Kentucky Derby overshadowed by calls for Sheikh Mohammed’s horse to be banned

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The KHRA said they received a complaint against Sheikh Mohammed from a group of human rights lawyers and students from the University of Louisville calling for his suspension from racing events in Kentucky until he can provide proof his daughter Sheikha Latifa bint Mohammed Al Maktoum is alive.

“The Kentucky Horse Racing Commission (KHRC) received a complaint against licensee Sheikh Mohammed bin Rashid Al-Maktoum on April 28, 2021,” Marc A. Guilfoil, Executive Director of the Kentucky Horse Racing Commission, said in a statement on Thursday. “In consultation with counsel, and according to Kentucky regulations, the KHRC has determined the complaint does not articulate a violation of KHRC regulations.”

The petition argued that the alleged human rights abuses by the Sheikh were a violation of Kentucky race commission code which states that people whose conduct are considered to be undesirable reflects on the honesty and integrity of the sport.

Godolphin, the racing stables owned by Sheikh Mohammed, did not immediately respond to CNN’s request for comment.

Sheikha Latifa bint Mohammed Al Maktoum, has not been seen publicly since March 2018 when she attempted to flee the country. International human rights activists have alleged that Sheikh Mohammed has been holding her hostage.

In 2020, the UK’s family division of the High Court in London handed down a decision that it called “extraordinary.” It determined that the Sheikh organized abductions of his two daughters and forcibly returned them to the UAE. In a statement, at the time, the Sheikh said he wanted his family’s privacy to be respected.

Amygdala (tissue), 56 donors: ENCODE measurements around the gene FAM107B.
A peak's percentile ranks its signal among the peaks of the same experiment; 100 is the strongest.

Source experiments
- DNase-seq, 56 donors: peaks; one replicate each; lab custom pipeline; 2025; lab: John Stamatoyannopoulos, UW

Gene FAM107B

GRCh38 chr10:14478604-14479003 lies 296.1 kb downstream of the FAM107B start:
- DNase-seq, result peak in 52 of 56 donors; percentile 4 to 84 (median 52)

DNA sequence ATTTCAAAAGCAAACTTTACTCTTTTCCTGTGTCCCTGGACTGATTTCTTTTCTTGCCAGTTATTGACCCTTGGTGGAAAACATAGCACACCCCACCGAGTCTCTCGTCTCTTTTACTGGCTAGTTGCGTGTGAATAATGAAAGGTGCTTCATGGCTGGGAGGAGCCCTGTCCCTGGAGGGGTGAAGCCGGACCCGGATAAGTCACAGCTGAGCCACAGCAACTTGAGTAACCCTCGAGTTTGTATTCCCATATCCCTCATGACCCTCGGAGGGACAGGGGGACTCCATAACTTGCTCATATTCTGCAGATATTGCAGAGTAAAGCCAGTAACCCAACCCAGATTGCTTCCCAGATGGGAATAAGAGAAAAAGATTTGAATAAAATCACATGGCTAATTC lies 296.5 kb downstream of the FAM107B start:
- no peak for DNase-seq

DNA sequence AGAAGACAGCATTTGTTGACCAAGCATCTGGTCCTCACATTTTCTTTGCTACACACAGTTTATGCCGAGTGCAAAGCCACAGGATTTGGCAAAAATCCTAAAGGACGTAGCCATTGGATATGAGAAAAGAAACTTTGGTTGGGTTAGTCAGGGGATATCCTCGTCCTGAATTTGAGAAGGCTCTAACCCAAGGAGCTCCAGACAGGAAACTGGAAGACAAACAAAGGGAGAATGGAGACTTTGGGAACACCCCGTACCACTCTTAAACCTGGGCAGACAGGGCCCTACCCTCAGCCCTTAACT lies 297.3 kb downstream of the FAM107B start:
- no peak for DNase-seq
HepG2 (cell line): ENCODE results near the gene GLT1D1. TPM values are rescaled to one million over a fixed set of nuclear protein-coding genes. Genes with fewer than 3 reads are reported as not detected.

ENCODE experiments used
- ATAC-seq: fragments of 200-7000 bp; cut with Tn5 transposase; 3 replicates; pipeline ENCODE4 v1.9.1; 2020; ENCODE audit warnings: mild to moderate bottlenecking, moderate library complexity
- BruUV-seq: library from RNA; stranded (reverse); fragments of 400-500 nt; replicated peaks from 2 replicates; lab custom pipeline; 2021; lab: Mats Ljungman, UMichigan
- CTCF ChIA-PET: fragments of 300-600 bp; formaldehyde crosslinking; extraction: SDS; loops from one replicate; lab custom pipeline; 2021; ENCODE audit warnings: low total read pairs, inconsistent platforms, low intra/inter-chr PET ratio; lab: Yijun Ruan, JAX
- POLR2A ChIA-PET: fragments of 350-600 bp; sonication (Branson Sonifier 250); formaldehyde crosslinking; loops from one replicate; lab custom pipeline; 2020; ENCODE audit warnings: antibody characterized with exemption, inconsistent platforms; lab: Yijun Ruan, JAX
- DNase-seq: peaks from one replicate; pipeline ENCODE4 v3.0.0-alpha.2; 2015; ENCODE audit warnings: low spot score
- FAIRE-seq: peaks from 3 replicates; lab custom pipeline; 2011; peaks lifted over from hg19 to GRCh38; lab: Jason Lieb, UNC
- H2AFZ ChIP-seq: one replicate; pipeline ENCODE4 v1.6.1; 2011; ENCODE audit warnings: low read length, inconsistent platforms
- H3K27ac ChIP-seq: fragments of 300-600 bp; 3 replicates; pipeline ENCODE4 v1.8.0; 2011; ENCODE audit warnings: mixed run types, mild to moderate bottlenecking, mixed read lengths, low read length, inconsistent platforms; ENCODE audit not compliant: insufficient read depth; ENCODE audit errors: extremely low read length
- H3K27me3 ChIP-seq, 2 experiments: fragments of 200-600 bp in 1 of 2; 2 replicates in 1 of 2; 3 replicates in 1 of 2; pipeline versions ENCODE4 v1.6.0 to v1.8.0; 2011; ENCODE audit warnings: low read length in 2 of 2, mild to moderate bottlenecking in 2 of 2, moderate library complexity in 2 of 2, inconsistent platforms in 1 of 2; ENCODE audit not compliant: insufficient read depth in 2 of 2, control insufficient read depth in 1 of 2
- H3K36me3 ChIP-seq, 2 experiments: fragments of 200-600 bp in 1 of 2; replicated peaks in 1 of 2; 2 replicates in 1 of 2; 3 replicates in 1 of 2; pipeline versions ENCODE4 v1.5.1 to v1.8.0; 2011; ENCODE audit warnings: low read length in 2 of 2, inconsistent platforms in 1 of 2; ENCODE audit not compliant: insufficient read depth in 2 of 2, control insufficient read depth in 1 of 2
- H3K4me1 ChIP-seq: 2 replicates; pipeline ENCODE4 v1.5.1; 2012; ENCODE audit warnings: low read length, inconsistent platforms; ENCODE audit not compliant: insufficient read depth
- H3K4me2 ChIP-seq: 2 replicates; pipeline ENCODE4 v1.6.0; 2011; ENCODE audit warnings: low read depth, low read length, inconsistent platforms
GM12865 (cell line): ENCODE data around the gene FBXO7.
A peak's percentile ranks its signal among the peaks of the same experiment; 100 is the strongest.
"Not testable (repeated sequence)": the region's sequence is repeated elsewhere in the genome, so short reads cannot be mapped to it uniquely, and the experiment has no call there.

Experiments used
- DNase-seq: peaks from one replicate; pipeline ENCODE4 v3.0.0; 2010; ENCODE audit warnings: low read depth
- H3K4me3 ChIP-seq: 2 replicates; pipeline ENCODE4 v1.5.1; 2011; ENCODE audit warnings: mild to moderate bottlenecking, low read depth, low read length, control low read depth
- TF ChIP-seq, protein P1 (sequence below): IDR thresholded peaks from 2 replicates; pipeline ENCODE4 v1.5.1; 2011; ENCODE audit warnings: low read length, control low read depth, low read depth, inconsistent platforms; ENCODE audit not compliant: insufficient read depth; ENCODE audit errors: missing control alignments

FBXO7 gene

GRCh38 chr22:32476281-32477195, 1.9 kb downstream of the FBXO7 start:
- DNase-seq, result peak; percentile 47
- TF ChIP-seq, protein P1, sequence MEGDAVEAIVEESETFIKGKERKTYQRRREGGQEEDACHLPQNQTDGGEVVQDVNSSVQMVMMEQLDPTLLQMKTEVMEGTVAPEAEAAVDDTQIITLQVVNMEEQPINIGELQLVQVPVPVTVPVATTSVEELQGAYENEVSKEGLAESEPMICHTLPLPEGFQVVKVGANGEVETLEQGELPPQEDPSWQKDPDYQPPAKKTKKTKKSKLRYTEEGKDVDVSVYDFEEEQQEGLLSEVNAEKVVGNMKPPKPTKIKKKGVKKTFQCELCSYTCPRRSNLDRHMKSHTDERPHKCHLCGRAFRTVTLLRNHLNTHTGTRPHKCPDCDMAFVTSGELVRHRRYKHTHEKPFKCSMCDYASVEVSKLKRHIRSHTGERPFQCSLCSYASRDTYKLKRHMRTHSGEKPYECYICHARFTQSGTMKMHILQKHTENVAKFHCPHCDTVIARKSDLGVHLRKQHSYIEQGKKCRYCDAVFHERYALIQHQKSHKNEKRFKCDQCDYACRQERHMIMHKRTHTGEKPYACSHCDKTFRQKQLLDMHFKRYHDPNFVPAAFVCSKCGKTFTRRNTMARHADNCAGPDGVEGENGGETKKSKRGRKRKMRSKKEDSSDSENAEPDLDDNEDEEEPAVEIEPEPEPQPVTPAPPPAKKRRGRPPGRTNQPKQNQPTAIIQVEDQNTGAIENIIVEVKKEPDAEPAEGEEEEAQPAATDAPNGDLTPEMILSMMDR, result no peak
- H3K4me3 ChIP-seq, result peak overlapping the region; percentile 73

“As a head of government, I was not able to participate in the court’s fact-finding process. This has resulted in the release of a ‘fact-finding’ judgment which inevitably tells only one side of the story.”

The court also found that Sheikh Mohammed bin Rashid Al Maktoum conducted a “campaign of fear and intimidation” against his former wife, Jordanian Princess Haya bint al-Hussein — which he denied.

“It is time to ban Sheikh Mohammed, everyone associated with him, and Essential Quality from the Derby, the Oaks and all horseracing events in Kentucky,” read a statement by Lisa Bloom, one of the attorneys to file the complaint.

Dubai’s Royal Family said in a statement in February that Shiekha Latifa was “being cared for at home, supported by her family and medical professionals” and that she would return to public life “at the appropriate time.”

Latifa’s family and close friends have set up a campaign with supporters and advisers named Free Latifa. Some human rights organizations, such as Amnesty International and Human Rights Watch, support the campaign.



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